Doesn’t Inspire Confidence: Dark Money Kingpin to Advise Trump Businesses on Ethics

Doesn’t Inspire Confidence: Dark Money Kingpin to Advise Trump Businesses on Ethics

Statement of Robert Weissman, President, Public Citizen

Jan. 25, 2017

It wouldn’t matter if the Trump Organization hired Archbishop Desmond Tutu or U.S. Senator Bernie Sanders to be its ethics adviser. President Donald Trump’s core conflicts of interest come from his ownership of his business empire. He knows what he owns and he knows how policy choices – from consumer protection to tax policy – will affect his businesses. The ongoing operation of the businesses is a matter of tertiary importance.

That said, the choice of Bobby Burchfield to be ethics adviser for Trump’s businesses is peculiar, his accomplishments notwithstanding. Burchfield is chair of the nation’s largest dark money organization, Crossroads GPS, and has argued before the U.S. Supreme Court for an expanded role of big money in politics. That doesn’t exactly inspire confidence in his ability to police ethical standards at the Trump Organization.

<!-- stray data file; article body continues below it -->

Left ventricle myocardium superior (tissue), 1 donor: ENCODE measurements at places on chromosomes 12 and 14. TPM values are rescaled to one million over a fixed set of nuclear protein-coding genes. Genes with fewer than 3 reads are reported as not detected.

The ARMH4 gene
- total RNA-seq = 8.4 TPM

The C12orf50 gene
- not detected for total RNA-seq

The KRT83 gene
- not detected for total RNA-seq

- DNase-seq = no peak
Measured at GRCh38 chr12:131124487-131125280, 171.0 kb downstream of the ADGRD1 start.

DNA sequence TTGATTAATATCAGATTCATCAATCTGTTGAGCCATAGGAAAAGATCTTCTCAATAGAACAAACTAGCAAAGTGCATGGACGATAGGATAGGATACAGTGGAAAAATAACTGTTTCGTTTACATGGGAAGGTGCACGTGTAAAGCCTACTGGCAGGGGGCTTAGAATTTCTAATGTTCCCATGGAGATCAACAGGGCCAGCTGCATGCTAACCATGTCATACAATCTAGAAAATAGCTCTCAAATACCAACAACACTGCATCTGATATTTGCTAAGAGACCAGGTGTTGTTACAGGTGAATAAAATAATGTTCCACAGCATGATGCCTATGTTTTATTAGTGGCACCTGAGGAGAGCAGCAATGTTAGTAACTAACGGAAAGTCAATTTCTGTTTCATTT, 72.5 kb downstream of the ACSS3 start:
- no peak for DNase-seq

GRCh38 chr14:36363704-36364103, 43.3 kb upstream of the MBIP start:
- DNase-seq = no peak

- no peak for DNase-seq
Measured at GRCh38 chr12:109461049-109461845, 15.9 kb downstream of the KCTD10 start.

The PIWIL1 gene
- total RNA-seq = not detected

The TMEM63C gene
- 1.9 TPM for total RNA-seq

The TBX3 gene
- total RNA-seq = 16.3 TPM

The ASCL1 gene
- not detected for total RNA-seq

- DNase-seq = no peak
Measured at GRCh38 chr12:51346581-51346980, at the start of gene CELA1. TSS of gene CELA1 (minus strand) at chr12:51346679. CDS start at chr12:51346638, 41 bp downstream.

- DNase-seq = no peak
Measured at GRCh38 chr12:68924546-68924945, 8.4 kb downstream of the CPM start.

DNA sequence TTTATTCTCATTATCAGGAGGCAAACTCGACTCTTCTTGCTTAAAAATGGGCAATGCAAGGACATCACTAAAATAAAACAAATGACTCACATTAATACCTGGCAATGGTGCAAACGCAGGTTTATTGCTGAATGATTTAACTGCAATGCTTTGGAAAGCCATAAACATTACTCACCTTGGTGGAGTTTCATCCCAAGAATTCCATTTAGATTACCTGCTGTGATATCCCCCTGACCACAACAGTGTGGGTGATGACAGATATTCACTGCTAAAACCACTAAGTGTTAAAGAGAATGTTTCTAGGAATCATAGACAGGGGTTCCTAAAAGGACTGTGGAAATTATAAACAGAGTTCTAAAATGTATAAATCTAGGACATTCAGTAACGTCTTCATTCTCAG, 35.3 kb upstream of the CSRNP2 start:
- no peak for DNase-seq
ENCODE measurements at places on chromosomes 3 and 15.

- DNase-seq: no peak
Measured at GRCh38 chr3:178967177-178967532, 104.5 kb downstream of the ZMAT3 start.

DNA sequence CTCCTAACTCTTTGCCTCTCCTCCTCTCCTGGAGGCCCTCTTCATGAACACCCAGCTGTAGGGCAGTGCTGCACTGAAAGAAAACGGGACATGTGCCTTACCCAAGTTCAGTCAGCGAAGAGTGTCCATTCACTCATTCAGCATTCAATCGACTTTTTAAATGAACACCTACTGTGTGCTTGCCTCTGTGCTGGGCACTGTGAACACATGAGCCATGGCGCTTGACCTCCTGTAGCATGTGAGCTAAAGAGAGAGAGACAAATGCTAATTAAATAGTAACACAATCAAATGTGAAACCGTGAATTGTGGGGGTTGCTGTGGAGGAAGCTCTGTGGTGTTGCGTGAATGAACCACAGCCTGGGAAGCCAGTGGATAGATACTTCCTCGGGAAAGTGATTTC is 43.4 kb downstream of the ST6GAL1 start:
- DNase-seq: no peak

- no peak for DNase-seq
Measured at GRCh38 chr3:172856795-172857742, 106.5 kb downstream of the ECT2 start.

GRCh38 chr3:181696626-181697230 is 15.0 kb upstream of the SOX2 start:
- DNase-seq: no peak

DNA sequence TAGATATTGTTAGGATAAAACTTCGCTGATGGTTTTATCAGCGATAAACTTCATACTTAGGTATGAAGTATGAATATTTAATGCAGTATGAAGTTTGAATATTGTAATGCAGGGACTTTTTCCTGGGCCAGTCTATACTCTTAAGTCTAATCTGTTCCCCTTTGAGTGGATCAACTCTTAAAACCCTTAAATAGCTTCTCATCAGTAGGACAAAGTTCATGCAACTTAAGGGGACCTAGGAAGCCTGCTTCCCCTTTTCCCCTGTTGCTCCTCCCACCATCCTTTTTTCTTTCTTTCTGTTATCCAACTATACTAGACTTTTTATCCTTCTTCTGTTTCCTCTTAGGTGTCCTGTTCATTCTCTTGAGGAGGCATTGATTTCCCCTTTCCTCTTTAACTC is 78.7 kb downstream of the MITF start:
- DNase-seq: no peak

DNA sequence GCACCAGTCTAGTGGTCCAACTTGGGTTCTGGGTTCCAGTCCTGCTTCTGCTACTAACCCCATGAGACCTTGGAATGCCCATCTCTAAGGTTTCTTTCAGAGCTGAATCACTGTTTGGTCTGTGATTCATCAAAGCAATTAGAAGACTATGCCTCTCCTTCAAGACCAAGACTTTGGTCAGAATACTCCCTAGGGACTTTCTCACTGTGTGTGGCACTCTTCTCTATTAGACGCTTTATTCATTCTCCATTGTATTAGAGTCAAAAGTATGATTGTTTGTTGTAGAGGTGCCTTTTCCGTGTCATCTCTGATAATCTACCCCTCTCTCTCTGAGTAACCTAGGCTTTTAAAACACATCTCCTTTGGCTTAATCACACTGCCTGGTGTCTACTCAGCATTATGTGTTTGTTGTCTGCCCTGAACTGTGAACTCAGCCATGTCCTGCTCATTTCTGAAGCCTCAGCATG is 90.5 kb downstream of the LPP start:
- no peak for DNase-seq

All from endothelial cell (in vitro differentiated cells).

Burchfield will get an early test. Bloomberg reports that a Trump Hotels executive said the company would like to triple the number of hotels it has in the United States. Such an expansion plan would constitute an effort to cash in on the presidency, pure and simple. According to Trump’s voluntary ethics plans, new domestic deals are supposed to be subject a “vigorous vetting process.” This one shouldn’t require much vigor. To this idea, Burchfield should unconditionally say no.

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